Summary: I have earlier klogged about , recognizing group knowledge, and group learning and knowledge making. I have also placed my vote squarely with the end goal of enhancing the collective wisdom of humanity not simply that of its high technology adopters. In this entry my goal is to a) distinguish between truth and knowledge and, by extension, b) derive ideas about distinguishing between knowledge-making and truth-making.
My weblog entry entitled (and about) Truth Making and Truth Seeking Communities is my most popular entry recently. The reason appears to be less a commendation circulating among bloggers or philosophers than that people of varying views and backgrounds are presently tending to put "truth seeking" into a Google search. Even if the visit is more random than I might have guessed, I welcome truth seeking visitors and solicit their interaction over the issues of truth and its pursuit. I do so for two reasons:
In my earlier discussion of knowledge making and knowledge made (11/28/2002--see first reference in summary) - I noted an equilibrium of an individual with a problematic situation. This movement from dis-ease with the situation to equilibrium signifies an increase in knowledge of the individual. It is change in internal state and internal content ["knowledge base"] . However, this knowledge is not necessarily truth.
Speaking approximately--truth refers to something that is claimed to be a generally useful piece of knowledge. It is not simply useful in one life; because it is [believed to be] useful to lives in some general sense -- it is [believed to be] the truth.
maintained that an idea agrees with reality, and is therefore true, if and only if it is successfully employed in human action in pursuit of human goals and interests, that is, if it leads to the resolution of a problematic situation in Dewey's terms. The pragmatic theory of truth met with strong opposition among its critics, perhaps most notably from the British logician and philosopher Bertrand Russell. Dewey later began to suspect that the issues surrounding the conditions of truth, as well as knowledge, were hopelessly obscured by the accretion of traditional, and in his view misguided, meanings to the terms, resulting in confusing ambiguity. He later abandoned these terms in favor of "warranted assertiblity" to describe the distinctive property of ideas that results from successful inquiry.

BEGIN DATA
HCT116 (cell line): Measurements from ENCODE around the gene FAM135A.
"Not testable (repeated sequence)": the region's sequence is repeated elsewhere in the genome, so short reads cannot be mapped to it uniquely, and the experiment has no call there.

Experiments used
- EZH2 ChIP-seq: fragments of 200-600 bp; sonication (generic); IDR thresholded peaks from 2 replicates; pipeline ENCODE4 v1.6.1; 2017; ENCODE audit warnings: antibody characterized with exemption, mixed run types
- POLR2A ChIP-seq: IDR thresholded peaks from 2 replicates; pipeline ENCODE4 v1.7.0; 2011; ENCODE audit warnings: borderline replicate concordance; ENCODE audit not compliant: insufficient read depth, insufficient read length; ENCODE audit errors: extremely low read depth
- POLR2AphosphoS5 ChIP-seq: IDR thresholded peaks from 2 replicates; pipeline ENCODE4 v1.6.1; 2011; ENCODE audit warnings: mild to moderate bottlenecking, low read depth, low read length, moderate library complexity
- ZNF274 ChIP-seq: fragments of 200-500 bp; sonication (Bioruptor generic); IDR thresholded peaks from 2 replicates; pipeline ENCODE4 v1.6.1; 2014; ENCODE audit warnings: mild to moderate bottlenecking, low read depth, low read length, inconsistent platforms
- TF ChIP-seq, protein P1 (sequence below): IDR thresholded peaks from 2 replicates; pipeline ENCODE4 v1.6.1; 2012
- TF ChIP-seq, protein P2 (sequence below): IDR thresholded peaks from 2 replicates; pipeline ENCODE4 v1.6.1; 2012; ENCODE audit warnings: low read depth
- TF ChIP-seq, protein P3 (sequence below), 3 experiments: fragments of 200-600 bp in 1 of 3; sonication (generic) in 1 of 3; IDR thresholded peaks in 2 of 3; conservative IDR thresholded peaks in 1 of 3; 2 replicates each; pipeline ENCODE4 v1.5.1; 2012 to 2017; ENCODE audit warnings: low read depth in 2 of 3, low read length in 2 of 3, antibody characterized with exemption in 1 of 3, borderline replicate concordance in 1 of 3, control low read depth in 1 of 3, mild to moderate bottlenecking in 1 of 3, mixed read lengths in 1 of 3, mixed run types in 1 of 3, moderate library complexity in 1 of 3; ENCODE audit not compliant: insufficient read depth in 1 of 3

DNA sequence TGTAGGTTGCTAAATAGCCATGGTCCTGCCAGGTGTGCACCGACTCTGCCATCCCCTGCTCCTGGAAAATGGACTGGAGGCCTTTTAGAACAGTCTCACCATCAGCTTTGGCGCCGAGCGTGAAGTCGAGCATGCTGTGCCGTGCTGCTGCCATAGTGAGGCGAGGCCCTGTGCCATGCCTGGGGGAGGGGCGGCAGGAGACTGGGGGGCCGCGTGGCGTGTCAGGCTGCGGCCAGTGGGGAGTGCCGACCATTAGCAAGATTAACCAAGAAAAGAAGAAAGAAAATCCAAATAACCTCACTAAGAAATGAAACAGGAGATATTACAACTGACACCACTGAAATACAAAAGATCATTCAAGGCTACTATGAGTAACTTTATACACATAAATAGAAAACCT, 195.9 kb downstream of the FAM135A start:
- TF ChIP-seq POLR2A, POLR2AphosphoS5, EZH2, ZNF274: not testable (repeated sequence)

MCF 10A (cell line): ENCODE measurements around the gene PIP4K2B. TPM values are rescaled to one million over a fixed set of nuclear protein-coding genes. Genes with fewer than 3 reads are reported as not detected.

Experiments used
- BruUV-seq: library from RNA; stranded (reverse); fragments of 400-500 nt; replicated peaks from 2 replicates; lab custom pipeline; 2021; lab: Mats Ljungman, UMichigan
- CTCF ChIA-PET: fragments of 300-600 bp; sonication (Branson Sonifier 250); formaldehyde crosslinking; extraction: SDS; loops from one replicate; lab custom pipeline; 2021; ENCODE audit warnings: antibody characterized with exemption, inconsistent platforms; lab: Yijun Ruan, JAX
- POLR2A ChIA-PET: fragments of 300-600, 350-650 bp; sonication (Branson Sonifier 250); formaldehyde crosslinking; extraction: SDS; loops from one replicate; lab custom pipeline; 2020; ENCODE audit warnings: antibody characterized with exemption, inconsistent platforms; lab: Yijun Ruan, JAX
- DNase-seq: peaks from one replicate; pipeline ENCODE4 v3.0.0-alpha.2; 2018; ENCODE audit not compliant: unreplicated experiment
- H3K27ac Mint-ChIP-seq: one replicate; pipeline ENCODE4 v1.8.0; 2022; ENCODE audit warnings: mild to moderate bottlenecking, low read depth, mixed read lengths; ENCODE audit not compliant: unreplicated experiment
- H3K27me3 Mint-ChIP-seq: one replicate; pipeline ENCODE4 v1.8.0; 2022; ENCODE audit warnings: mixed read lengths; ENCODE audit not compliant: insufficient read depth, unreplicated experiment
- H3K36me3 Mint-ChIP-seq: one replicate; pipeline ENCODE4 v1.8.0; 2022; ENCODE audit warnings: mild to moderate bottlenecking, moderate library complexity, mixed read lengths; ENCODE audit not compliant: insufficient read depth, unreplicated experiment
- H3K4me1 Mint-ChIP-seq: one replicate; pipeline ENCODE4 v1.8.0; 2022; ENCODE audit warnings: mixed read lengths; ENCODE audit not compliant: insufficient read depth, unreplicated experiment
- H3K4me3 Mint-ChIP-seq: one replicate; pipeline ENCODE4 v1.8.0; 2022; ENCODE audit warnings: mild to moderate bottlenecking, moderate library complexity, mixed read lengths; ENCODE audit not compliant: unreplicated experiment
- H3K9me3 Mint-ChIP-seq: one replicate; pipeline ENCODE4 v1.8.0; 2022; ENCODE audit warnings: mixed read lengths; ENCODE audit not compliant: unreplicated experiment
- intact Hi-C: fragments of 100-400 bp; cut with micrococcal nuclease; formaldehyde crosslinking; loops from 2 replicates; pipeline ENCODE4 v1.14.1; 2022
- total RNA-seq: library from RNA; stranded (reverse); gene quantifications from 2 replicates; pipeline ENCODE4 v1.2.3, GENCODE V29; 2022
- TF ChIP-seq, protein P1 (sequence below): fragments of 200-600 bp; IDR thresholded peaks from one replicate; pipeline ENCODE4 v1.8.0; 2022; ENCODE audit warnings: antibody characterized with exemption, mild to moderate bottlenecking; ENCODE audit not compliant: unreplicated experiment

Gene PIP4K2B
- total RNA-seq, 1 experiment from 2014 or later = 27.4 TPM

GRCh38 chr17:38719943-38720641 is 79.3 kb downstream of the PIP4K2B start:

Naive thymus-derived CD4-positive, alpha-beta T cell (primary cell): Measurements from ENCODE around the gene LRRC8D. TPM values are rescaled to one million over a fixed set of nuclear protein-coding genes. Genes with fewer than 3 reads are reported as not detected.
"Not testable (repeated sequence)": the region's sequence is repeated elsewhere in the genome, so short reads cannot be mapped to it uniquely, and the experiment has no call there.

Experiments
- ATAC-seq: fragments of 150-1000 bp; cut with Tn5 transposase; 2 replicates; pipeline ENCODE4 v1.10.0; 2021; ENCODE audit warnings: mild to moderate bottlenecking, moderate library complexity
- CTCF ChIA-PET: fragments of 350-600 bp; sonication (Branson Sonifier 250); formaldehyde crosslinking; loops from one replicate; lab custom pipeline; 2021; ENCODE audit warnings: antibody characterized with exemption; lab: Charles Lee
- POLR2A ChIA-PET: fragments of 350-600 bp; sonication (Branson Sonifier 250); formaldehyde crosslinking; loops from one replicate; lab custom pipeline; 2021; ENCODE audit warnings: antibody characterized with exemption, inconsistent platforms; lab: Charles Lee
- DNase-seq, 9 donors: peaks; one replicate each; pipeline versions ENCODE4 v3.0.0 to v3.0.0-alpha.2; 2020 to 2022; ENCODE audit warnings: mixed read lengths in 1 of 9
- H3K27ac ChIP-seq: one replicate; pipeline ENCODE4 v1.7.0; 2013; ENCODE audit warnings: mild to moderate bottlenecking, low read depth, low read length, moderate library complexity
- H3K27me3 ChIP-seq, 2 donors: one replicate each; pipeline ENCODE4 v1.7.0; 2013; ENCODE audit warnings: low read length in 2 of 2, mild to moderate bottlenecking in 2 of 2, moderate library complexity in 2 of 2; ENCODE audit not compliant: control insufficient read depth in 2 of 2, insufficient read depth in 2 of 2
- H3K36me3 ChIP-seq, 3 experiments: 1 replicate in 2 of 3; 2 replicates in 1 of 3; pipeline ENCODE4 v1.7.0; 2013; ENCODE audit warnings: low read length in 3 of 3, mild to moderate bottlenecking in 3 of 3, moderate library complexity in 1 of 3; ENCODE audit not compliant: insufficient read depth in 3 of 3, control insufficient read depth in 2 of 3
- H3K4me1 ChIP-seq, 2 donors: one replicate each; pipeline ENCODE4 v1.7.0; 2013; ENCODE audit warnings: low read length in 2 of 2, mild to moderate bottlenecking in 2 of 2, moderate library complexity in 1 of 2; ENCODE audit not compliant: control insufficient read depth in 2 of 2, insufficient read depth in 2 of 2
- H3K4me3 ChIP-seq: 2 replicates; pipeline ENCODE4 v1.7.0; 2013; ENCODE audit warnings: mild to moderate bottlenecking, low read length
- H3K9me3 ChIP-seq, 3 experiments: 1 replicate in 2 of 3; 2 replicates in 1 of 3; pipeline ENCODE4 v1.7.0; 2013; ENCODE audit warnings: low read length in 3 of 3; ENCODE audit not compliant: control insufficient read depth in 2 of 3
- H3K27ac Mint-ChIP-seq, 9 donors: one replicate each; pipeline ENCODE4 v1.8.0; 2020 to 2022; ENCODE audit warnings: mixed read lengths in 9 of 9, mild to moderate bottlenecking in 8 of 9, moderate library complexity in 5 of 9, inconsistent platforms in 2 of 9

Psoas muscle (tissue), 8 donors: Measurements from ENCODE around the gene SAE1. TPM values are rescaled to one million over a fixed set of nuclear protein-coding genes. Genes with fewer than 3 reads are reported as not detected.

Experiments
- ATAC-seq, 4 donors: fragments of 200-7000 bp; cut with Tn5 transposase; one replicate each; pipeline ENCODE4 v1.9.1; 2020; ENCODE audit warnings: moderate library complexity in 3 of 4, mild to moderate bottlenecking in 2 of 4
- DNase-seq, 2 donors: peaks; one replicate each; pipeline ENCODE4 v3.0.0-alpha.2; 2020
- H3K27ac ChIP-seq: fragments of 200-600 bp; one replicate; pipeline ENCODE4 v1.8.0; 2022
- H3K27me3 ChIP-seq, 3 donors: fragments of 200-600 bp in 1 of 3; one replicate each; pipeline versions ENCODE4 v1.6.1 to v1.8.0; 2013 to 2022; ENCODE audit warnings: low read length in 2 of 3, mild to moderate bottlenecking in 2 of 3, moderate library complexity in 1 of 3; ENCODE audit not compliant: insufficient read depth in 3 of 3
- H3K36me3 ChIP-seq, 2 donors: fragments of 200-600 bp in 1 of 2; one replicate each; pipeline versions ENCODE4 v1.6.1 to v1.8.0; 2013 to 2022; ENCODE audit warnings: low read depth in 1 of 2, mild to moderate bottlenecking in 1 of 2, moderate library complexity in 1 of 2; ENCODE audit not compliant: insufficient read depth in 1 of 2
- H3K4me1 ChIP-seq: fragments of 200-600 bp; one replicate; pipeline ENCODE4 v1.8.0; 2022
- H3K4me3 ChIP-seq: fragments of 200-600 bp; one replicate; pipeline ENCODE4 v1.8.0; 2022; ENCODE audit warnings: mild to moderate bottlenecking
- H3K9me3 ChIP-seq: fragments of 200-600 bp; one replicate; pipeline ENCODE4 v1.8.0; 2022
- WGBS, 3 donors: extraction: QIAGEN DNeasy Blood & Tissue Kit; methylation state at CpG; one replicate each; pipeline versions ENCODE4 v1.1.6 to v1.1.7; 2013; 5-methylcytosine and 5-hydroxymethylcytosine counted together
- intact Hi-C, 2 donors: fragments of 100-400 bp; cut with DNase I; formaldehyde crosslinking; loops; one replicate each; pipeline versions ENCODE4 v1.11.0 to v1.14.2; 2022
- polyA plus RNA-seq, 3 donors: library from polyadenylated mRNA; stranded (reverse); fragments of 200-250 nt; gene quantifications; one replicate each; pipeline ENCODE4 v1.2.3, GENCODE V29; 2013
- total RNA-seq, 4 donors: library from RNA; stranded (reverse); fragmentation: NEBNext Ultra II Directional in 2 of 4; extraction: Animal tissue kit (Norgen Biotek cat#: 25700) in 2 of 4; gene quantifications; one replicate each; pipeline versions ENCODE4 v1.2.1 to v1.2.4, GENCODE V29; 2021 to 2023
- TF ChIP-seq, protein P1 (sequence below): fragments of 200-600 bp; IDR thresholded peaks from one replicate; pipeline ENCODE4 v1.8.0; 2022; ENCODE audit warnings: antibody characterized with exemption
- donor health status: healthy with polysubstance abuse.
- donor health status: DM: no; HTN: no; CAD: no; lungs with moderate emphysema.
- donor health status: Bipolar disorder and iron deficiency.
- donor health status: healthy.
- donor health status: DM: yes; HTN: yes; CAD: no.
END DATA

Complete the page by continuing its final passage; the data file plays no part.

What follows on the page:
The assertion that an idea is true in the general sense is truth to the extent that it is warranted. (Warrant ="has appropriate credentials" ="meets technically and socially prescribed specifications for justification").
In short, since a truth is thought to work in a multiple of lives, it seems to me then, that how well and to what degree are issues that must be dealt with in the warranting process. Example 1: such and such truth's warranted assertability is achieved because the appreciation of the truth itself iis independently generated by the holder within situations of such and such a nature. Example 2: such and such truth's warranted assertability has been earned because that truth appears to work , however delivered, under widely varied external conditions and with people of widely varied personal histories. That, however, is my thought about warrantability.
The focus for my next [several, after days of back-burner reflection] truth-related entry[ies]: what is it that we are concerned with when we talk about truth seeking and truth making? And, hey, while we're at it ,what's the relationship between truth seeking and wisdom seeking, truth making and wisdom making?